|Número de publicación||US9622893 B2|
|Tipo de publicación||Concesión|
|Número de solicitud||US 13/970,861|
|Fecha de publicación||18 Abr 2017|
|Fecha de presentación||20 Ago 2013|
|Fecha de prioridad||20 Dic 2012|
|También publicado como||EP2745810A1, US20140180386|
|Número de publicación||13970861, 970861, US 9622893 B2, US 9622893B2, US-B2-9622893, US9622893 B2, US9622893B2|
|Inventores||Matthew S. Huser|
|Cesionario original||Cook Medical Technologies Llc|
|Exportar cita||BiBTeX, EndNote, RefMan|
|Citas de patentes (86), Otras citas (25), Clasificaciones (6), Eventos legales (1)|
|Enlaces externos: USPTO, Cesión de USPTO, Espacenet|
This application claims the benefit of priority of U.S. provisional application Ser. No. 61/739,888 filed on Dec. 20, 2012, which application is incorporated by reference herein in its entirety.
This invention relates generally to medical devices, and more particularly, to apparatus and methods for improved deployment of stents or other implantable medical devices.
Stents may be inserted into an anatomical vessel or duct for various purposes. Stents may maintain or restore patency in a formerly blocked or constricted passageway, for example, following a balloon angioplasty procedure. Other stents may be used for different procedures, for example, stents placed in or about a graft have been used to hold the graft in an open configuration to treat an aneurysm. Additionally, stents coupled to one or both ends of a graft may extend proximally or distally away from the graft to engage a healthy portion of a vessel wall away from a diseased portion of an aneurysm to provide endovascular graft fixation.
Stents may be either self-expanding or balloon-expandable, or they may have characteristics of both, depending on particular needs that are more suited to one stent type or the other. Self-expanding stents may be delivered to a target site in a patient's vascular system in a compressed configuration and subsequently expanded by removing a delivery sheath, removing trigger wires and/or releasing diameter reducing ties. Self-expanding stents expand primarily based on their own expansive force without the need for further mechanical expansion. In one example, a stent made of a shape-memory alloy such as Nitinol may allow the stent to return to a predetermined expanded configuration upon removal of a sheath or other device that maintains the stent in its compressed, pre-deployment configuration. In another example, stents made of materials such as stainless steel expand on their own accord once released from constraints holding them in their compressed state.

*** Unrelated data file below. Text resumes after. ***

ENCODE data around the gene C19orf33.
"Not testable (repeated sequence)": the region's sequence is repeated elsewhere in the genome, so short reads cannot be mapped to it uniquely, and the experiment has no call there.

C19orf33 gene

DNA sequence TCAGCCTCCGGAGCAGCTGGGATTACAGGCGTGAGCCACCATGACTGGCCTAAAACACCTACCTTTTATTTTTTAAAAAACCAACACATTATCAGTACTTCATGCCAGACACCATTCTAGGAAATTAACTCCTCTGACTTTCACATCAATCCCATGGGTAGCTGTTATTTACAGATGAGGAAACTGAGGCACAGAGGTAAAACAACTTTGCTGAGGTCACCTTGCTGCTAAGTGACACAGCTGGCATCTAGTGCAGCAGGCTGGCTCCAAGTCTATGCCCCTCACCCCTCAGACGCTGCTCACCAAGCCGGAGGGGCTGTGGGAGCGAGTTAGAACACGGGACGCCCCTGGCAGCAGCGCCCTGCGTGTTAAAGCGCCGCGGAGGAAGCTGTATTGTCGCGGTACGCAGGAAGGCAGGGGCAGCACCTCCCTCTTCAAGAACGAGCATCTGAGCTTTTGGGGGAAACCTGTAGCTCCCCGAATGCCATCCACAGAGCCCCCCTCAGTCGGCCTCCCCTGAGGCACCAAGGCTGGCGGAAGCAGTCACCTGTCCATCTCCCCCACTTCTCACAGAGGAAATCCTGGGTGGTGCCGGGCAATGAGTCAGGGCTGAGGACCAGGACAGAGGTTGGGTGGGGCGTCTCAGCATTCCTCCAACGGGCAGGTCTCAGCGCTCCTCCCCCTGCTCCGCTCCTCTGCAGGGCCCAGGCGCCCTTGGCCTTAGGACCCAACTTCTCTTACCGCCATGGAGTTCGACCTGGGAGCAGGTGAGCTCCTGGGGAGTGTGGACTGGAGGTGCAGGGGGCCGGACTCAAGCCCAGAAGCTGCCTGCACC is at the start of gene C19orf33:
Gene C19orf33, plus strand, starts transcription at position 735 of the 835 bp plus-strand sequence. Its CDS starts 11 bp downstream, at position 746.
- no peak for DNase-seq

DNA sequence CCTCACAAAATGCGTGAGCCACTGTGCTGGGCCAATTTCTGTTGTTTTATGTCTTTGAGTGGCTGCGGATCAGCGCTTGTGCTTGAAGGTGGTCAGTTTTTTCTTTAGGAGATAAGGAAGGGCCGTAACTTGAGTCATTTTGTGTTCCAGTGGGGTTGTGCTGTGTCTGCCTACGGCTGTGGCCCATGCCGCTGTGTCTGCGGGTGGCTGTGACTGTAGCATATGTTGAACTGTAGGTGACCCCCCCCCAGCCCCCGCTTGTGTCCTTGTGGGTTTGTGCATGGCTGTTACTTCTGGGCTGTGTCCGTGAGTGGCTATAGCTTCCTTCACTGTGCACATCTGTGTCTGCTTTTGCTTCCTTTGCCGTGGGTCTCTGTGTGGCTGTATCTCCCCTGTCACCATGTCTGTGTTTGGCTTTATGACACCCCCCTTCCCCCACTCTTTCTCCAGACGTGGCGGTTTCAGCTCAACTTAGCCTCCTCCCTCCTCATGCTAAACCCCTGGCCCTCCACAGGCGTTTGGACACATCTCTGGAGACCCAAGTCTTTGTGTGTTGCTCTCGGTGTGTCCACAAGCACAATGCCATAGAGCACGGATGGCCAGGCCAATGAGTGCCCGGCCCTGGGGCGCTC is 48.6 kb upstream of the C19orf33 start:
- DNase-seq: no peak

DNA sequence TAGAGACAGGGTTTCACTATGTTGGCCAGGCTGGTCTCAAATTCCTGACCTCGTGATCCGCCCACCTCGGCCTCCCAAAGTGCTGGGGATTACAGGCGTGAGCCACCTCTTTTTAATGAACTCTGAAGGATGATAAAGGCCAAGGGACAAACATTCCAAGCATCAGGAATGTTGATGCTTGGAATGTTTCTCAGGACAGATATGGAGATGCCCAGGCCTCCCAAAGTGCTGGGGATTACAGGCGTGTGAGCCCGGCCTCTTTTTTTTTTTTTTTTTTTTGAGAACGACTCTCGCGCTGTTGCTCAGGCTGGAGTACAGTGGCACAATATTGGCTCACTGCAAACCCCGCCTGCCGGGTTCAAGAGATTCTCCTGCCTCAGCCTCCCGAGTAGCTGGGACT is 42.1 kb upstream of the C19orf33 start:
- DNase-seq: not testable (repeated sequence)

When an expandable stent is deployed, it is important to position it at the precise desired location within the lumen of a patient's vascular system. In some cases, as soon as sheath is withdrawn from the proximal end of the stent, the proximal end may expand in a rapid and irregular way, with the risk that one or more of the stent struts may be deformed, bent or damaged. Moreover, as the sheath slides over and beyond the distal end of the stent, the stent may move longitudinally out of position within the vessel as a result of the force of the sheath being pulled back as well as expand radially in a manner that may be difficult to control. As such, placement of the stent may be less accurate and may lead to damage of the vessel. Commonly, release devices such as trigger wires may be provided as a deployment control mechanism, which releasably couple the proximal and/or distal ends of a stent or stent-graft to a delivery catheter until the trigger wires are selectively released by the physician. Typically, one or more trigger wires are looped through a portion of the stent, such as the proximal stent apices, for example, to pull the stent closely (radially inward) against the delivery catheter. Trigger wires may also help prevent unwanted longitudinal movement of the stent during placement within a vessel and withdrawal of the sheath. Release of a trigger wire causes full radial expansion of the stent, such that the stent engages an inner wall of a duct or vessel. However, trigger wire systems can be complicated systems. The present invention presents a method and apparatus for the reduced diameter delivery of stent-grafts with controlled release and reduced deployment forces.